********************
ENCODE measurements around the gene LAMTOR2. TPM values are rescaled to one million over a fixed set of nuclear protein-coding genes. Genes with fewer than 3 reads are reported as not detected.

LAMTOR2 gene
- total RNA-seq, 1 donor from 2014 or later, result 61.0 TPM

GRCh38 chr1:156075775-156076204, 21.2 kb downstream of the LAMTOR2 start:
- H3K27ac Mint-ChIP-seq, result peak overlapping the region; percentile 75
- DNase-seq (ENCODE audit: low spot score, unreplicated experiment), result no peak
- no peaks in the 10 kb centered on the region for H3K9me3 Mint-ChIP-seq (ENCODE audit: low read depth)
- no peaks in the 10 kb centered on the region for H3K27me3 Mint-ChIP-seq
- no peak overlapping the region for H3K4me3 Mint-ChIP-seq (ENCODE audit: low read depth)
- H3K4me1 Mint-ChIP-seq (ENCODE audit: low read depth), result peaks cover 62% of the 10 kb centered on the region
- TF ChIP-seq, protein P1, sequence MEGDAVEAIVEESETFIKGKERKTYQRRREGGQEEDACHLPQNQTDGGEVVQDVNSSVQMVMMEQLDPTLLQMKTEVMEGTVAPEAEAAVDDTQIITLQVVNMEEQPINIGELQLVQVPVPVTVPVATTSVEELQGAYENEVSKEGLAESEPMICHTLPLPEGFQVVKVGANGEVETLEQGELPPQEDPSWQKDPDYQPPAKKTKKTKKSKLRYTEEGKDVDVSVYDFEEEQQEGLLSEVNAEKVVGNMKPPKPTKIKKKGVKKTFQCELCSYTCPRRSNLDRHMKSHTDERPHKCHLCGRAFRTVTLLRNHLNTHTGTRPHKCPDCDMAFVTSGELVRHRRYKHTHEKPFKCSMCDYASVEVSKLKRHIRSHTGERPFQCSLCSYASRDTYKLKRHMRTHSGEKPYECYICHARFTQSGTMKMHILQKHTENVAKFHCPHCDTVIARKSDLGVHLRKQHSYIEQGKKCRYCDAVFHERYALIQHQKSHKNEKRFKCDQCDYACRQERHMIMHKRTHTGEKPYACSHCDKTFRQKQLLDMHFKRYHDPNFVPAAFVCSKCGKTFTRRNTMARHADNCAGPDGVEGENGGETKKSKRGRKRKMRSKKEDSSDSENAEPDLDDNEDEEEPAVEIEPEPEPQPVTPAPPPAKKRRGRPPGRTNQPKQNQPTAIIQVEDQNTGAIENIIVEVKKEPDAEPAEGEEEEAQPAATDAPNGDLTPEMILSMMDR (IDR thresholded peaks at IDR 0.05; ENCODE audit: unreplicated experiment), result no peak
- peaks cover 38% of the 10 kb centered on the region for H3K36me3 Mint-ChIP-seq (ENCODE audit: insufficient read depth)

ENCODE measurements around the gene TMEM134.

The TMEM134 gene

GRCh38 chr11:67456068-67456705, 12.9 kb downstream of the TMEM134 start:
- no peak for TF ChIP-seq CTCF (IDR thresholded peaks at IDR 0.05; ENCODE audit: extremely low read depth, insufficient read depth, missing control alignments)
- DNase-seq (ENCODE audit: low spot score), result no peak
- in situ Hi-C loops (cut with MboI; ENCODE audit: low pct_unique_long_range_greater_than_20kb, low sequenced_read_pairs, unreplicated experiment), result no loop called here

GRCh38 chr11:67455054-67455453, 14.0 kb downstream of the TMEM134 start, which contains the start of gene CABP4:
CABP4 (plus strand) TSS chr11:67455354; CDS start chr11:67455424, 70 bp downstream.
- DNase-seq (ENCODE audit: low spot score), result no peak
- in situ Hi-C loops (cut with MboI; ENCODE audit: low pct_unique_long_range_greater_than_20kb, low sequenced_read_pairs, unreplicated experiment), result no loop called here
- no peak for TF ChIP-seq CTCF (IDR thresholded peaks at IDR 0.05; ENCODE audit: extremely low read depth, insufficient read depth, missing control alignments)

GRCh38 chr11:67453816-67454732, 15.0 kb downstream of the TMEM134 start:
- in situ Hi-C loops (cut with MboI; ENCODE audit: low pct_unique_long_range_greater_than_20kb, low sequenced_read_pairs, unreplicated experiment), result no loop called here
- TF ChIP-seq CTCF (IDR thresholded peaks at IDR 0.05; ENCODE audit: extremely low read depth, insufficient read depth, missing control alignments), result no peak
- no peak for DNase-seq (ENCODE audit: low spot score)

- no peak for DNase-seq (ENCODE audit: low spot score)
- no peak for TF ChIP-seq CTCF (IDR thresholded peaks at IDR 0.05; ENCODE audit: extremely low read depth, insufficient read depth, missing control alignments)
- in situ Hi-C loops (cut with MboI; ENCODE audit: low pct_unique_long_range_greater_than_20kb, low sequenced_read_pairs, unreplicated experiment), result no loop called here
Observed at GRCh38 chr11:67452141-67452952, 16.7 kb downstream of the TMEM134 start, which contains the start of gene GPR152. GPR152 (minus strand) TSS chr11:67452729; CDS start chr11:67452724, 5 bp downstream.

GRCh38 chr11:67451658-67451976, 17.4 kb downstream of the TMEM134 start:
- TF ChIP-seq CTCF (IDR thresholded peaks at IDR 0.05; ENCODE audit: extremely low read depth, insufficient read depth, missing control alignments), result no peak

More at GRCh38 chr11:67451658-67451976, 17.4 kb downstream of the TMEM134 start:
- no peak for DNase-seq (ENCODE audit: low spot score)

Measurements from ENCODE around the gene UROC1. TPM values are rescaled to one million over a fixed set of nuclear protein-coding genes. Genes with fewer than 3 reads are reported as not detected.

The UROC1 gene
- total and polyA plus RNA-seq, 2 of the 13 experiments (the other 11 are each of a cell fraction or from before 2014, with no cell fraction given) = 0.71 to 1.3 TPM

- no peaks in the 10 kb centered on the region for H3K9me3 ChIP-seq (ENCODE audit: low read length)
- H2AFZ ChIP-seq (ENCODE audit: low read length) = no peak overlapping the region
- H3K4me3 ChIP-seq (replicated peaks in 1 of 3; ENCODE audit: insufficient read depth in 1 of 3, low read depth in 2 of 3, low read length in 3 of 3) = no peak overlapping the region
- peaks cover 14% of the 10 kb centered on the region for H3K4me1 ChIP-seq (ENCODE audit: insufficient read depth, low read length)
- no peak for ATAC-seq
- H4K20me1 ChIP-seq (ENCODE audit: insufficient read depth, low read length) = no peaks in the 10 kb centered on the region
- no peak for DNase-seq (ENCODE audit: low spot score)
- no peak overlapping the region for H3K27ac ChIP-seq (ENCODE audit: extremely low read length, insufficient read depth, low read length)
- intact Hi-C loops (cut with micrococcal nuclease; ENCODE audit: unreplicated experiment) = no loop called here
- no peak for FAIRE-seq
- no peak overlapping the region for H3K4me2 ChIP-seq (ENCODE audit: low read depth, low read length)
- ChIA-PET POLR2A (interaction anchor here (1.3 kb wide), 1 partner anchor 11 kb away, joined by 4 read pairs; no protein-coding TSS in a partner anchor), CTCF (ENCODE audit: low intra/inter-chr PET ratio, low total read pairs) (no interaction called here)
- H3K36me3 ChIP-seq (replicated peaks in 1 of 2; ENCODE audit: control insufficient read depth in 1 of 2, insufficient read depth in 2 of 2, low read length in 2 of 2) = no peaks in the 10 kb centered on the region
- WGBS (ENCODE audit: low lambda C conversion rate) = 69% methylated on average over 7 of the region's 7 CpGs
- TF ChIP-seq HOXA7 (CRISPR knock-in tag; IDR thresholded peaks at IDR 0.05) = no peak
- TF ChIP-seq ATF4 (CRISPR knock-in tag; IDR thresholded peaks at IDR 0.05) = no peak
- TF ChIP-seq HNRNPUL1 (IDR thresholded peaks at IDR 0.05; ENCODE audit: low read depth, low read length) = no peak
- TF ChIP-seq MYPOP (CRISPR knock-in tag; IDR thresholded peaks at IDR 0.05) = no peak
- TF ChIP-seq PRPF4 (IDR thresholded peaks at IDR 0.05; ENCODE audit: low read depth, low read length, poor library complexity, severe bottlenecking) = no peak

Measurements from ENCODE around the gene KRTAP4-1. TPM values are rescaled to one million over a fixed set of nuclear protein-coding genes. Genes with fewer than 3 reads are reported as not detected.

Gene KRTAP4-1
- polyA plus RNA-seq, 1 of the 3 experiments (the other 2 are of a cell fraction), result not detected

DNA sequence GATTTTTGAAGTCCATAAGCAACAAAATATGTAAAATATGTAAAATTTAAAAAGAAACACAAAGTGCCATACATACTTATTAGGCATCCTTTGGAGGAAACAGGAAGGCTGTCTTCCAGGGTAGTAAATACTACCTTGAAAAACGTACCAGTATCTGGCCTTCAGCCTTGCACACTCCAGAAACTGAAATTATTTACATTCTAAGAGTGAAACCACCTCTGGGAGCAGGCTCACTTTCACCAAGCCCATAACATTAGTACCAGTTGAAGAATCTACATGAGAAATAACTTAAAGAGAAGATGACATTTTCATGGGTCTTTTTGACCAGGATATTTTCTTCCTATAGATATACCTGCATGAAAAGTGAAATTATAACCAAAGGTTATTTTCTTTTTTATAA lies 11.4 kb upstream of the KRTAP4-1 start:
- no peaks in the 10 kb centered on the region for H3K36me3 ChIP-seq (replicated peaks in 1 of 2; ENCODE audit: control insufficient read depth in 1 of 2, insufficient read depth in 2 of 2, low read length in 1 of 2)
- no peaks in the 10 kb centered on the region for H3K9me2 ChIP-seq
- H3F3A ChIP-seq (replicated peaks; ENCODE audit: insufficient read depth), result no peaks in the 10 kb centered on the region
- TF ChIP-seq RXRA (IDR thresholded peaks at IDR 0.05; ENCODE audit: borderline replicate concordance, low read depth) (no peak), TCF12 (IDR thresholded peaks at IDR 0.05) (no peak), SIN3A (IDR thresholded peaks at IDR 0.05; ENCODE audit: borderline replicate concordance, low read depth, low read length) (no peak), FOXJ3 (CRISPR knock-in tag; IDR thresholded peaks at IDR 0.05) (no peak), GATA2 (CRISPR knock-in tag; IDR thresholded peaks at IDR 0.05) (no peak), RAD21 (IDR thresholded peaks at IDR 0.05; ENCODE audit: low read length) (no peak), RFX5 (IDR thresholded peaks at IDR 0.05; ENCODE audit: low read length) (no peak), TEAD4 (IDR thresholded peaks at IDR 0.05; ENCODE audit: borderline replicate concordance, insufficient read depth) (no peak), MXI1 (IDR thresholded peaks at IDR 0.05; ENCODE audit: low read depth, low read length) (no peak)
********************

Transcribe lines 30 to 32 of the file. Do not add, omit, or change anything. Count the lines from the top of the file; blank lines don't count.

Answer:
- in situ Hi-C loops (cut with MboI; ENCODE audit: low pct_unique_long_range_greater_than_20kb, low sequenced_read_pairs, unreplicated experiment), result no loop called here
Observed at GRCh38 chr11:67452141-67452952, 16.7 kb downstream of the TMEM134 start, which contains the start of gene GPR152. GPR152 (minus strand) TSS chr11:67452729; CDS start chr11:67452724, 5 bp downstream.

GRCh38 chr11:67451658-67451976, 17.4 kb downstream of the TMEM134 start: